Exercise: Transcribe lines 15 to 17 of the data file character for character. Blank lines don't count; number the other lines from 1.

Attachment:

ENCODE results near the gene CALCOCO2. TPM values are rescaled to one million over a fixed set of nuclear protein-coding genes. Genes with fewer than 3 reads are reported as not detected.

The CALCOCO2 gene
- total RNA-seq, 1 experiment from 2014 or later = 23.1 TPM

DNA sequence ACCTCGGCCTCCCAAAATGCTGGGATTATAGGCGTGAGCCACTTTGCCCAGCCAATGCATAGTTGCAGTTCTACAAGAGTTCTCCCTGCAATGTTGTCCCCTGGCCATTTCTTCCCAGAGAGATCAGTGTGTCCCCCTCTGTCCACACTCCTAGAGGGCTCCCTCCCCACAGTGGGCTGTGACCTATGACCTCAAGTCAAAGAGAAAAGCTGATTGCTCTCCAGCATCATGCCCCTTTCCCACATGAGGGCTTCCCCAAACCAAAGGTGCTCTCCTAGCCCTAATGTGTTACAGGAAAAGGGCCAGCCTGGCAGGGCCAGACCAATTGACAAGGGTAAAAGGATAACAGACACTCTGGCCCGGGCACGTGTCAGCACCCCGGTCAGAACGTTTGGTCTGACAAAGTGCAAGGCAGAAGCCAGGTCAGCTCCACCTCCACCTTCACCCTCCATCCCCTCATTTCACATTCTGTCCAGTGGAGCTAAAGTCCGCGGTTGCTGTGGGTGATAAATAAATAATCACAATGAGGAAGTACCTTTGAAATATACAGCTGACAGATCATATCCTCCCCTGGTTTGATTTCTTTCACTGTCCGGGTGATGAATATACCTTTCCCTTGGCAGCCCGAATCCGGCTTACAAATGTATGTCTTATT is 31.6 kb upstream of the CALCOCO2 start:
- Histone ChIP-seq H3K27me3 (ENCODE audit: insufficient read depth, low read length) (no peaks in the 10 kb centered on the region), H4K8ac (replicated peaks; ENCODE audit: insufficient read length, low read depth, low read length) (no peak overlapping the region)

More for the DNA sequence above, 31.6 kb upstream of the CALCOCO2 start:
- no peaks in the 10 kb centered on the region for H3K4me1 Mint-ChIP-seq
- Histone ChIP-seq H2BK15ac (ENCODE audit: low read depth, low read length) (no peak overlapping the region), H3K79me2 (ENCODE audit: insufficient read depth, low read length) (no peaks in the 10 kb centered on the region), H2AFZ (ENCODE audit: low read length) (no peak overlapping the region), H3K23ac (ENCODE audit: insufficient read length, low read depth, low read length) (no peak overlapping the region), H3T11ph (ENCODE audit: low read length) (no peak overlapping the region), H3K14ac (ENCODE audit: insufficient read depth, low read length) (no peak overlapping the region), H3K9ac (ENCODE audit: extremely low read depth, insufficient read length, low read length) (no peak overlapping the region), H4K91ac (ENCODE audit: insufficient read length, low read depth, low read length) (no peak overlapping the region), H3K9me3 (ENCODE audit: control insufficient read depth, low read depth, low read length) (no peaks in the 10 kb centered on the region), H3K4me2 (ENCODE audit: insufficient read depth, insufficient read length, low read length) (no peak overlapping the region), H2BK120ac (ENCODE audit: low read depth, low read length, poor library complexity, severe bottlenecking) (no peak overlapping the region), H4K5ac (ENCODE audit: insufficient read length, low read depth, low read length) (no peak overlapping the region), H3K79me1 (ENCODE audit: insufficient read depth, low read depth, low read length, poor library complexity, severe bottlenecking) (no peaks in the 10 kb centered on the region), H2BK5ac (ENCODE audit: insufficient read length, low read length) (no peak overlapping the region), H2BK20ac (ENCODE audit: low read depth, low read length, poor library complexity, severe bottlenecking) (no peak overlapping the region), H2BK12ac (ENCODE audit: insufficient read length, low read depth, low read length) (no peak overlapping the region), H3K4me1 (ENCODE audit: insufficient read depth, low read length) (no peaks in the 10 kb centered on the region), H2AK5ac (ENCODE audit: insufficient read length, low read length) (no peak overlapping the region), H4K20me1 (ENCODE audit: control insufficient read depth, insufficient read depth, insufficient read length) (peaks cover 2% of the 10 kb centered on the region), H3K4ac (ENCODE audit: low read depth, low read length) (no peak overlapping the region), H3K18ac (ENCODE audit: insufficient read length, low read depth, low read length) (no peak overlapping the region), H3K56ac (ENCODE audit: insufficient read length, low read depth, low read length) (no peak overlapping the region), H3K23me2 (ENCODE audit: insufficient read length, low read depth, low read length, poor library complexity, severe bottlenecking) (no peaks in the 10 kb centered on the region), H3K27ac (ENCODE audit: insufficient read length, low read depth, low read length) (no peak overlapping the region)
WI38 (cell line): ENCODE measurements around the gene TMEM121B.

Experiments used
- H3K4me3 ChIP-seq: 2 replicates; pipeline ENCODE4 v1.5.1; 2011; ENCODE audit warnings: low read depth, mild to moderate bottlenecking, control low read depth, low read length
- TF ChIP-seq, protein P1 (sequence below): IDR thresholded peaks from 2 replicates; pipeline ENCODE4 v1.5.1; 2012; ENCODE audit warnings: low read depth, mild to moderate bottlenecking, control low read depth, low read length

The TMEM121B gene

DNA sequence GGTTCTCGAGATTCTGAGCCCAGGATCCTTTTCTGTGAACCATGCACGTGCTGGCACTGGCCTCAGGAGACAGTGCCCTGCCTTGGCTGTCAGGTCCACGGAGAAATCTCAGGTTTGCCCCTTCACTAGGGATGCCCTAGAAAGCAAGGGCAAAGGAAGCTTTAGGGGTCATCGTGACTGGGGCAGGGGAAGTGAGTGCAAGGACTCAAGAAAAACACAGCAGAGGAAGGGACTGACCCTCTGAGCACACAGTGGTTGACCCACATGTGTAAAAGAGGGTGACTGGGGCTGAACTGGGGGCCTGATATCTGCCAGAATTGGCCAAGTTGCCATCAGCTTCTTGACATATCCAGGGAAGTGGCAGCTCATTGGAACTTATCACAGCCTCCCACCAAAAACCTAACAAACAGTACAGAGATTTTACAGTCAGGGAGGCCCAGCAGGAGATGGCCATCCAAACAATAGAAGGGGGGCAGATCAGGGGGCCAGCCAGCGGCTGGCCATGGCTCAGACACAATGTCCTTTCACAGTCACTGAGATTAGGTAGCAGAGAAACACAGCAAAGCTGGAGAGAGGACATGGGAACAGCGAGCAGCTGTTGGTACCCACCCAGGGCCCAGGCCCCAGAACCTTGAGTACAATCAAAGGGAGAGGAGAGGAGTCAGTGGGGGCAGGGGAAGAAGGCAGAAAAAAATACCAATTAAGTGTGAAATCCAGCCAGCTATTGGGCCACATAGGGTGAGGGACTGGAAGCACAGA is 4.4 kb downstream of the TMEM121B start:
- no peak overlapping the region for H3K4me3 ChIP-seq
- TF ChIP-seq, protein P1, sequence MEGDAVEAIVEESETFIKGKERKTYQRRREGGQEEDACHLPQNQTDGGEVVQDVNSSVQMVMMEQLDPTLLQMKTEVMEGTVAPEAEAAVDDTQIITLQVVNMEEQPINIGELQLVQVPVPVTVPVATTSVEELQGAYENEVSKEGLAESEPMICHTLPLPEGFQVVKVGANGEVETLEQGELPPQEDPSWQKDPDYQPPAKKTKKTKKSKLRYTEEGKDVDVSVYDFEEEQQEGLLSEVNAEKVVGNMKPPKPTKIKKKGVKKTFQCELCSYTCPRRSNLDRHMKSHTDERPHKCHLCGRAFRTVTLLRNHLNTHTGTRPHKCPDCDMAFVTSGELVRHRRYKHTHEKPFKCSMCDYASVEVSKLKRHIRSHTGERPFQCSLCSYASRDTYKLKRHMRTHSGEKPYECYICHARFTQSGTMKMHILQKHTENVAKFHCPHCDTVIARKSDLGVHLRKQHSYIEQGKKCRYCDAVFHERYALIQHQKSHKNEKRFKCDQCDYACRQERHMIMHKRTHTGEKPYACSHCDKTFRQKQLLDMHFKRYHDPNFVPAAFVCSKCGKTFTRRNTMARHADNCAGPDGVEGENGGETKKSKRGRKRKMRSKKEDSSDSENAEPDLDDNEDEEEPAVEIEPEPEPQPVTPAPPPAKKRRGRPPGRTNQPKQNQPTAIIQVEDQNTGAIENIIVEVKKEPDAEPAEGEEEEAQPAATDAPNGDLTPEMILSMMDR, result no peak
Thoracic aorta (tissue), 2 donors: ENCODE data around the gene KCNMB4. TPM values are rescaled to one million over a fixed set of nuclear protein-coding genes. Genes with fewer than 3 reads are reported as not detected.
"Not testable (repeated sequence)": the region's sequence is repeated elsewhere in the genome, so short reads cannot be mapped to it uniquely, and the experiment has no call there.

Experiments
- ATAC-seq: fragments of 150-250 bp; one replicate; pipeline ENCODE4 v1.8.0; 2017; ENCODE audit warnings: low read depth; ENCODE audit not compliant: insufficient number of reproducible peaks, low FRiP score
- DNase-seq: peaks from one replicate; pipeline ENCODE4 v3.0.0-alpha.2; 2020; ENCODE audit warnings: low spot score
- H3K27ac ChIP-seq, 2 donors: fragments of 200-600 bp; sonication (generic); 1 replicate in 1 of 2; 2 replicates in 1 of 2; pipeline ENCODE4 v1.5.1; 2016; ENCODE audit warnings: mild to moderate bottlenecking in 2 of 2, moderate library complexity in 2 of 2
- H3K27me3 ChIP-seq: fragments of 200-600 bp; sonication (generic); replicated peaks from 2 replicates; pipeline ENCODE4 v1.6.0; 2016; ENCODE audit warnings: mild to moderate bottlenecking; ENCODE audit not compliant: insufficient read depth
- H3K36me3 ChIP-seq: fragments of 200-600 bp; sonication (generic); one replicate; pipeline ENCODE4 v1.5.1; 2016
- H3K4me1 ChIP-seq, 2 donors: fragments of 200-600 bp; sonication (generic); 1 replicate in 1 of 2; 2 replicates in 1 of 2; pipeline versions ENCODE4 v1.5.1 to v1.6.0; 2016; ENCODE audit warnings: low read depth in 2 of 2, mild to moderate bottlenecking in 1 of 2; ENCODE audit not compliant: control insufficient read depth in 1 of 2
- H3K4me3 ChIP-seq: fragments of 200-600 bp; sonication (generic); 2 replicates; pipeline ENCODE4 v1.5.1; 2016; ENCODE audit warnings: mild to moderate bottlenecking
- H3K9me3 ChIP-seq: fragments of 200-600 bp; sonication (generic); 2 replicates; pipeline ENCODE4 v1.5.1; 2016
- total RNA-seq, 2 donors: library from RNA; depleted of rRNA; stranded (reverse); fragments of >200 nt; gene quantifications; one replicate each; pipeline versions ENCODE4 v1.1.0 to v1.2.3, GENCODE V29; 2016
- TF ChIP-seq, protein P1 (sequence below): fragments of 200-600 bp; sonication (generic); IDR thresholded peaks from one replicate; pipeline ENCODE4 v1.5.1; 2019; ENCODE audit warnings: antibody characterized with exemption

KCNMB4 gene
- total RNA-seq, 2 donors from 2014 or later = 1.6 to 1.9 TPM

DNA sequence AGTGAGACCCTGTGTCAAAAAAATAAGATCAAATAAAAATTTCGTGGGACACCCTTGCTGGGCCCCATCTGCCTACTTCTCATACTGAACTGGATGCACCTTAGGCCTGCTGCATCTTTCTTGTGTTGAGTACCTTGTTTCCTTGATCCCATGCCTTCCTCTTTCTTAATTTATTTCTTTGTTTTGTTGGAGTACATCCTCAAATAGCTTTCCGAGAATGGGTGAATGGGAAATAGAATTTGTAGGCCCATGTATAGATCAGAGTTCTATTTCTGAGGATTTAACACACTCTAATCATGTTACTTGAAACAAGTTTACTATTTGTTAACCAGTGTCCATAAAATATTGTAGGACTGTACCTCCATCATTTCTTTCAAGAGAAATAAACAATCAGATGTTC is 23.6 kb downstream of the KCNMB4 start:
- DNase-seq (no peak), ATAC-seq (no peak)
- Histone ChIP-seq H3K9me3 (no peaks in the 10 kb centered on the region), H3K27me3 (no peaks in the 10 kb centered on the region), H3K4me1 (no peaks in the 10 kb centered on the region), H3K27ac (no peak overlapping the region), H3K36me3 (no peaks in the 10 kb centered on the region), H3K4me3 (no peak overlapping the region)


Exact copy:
- no peak overlapping the region for H3K4me3 ChIP-seq
- TF ChIP-seq, protein P1, sequence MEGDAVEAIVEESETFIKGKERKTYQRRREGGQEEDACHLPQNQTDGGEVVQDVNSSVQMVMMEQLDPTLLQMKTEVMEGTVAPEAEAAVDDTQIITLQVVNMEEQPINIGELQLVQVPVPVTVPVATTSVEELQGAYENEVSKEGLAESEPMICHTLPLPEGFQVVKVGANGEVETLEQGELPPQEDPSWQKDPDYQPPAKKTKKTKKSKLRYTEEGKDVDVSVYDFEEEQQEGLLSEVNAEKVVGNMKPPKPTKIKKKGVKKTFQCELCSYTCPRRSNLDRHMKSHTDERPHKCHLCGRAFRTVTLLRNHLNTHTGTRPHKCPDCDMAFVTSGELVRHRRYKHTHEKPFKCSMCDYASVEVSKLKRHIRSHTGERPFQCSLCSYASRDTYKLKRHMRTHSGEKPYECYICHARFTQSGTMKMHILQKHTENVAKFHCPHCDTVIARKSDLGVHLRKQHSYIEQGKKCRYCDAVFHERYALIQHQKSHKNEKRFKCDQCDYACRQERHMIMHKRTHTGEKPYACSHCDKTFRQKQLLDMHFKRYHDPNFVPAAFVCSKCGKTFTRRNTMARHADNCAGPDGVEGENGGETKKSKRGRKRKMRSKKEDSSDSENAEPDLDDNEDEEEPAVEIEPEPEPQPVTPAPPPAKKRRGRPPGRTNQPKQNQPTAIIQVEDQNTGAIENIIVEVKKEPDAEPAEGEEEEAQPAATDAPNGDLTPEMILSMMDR, result no peak
Thoracic aorta (tissue), 2 donors: ENCODE data around the gene KCNMB4. TPM values are rescaled to one million over a fixed set of nuclear protein-coding genes. Genes with fewer than 3 reads are reported as not detected.